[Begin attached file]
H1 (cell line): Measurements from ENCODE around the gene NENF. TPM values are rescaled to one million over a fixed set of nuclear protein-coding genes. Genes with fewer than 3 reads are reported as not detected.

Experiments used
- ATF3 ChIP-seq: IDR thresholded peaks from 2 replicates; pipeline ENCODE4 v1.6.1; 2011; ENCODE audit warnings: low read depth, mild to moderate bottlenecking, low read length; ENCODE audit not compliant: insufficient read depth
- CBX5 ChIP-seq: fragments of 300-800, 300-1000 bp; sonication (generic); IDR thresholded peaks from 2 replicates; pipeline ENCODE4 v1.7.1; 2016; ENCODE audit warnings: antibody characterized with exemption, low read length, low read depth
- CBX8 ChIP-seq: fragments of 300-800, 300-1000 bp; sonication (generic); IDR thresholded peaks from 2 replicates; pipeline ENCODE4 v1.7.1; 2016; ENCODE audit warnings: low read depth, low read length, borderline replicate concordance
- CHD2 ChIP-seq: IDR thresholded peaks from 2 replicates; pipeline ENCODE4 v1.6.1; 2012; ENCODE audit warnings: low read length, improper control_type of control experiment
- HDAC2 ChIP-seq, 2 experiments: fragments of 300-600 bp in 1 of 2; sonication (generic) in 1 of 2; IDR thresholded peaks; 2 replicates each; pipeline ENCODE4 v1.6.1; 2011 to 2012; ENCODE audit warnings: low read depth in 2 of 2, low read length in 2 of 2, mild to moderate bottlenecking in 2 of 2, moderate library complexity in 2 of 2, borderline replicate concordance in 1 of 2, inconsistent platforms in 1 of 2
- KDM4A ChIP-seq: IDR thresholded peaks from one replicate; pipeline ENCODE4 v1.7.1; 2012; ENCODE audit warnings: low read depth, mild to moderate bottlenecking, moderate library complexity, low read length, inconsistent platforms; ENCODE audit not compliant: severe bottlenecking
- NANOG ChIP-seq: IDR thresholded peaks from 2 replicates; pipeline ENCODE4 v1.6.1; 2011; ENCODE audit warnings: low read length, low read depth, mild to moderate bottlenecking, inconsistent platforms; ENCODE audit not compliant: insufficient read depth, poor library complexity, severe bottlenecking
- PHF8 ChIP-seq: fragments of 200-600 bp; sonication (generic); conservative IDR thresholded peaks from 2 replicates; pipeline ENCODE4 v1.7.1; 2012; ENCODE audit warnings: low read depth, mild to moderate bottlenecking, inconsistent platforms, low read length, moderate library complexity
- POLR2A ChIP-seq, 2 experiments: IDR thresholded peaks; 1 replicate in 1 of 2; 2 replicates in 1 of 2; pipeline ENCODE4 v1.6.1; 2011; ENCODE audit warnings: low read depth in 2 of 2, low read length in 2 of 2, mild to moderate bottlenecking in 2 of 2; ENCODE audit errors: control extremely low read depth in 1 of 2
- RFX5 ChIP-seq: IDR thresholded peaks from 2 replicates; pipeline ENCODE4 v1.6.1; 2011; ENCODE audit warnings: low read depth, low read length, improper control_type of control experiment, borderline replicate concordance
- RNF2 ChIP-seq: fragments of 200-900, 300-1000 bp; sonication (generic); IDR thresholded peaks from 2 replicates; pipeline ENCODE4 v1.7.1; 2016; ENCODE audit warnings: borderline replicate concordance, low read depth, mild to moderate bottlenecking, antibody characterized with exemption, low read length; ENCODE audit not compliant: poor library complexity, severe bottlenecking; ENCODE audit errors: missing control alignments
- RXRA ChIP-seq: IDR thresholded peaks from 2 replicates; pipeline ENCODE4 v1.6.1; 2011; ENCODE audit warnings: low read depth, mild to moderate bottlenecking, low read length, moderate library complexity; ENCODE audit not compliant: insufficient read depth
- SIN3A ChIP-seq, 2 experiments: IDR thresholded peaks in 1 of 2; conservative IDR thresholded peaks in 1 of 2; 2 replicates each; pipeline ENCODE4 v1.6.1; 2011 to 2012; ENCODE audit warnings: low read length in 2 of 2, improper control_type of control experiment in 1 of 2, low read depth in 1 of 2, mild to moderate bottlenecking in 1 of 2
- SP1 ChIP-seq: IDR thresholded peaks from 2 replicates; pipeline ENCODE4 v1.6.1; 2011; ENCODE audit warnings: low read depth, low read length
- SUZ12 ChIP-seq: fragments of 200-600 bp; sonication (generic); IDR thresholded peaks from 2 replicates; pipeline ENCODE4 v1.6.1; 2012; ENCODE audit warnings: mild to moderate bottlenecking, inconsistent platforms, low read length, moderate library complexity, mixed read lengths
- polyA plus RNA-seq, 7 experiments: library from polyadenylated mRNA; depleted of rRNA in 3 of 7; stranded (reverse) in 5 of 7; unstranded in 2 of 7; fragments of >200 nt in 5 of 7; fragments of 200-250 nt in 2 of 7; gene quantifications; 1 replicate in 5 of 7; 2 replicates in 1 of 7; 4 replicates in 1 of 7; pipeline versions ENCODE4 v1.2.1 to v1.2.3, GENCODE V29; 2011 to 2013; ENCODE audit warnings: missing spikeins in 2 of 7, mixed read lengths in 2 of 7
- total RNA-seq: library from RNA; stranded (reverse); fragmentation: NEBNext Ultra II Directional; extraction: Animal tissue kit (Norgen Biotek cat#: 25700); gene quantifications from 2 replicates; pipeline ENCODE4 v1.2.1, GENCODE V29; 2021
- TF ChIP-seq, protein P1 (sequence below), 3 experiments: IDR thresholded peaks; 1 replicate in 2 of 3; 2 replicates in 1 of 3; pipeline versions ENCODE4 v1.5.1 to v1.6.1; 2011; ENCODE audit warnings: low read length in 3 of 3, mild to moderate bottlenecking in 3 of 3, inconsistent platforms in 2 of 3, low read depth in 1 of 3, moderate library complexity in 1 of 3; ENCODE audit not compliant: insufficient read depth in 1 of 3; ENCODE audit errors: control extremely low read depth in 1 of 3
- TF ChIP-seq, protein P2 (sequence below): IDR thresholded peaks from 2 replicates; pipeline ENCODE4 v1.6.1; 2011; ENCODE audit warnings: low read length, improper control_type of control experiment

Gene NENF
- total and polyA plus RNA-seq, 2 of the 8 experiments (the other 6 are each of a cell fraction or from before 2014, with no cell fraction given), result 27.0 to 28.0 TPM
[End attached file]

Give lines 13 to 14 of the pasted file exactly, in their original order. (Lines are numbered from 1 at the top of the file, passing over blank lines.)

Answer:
- RNF2 ChIP-seq: fragments of 200-900, 300-1000 bp; sonication (generic); IDR thresholded peaks from 2 replicates; pipeline ENCODE4 v1.7.1; 2016; ENCODE audit warnings: borderline replicate concordance, low read depth, mild to moderate bottlenecking, antibody characterized with exemption, low read length; ENCODE audit not compliant: poor library complexity, severe bottlenecking; ENCODE audit errors: missing control alignments
- RXRA ChIP-seq: IDR thresholded peaks from 2 replicates; pipeline ENCODE4 v1.6.1; 2011; ENCODE audit warnings: low read depth, mild to moderate bottlenecking, low read length, moderate library complexity; ENCODE audit not compliant: insufficient read depth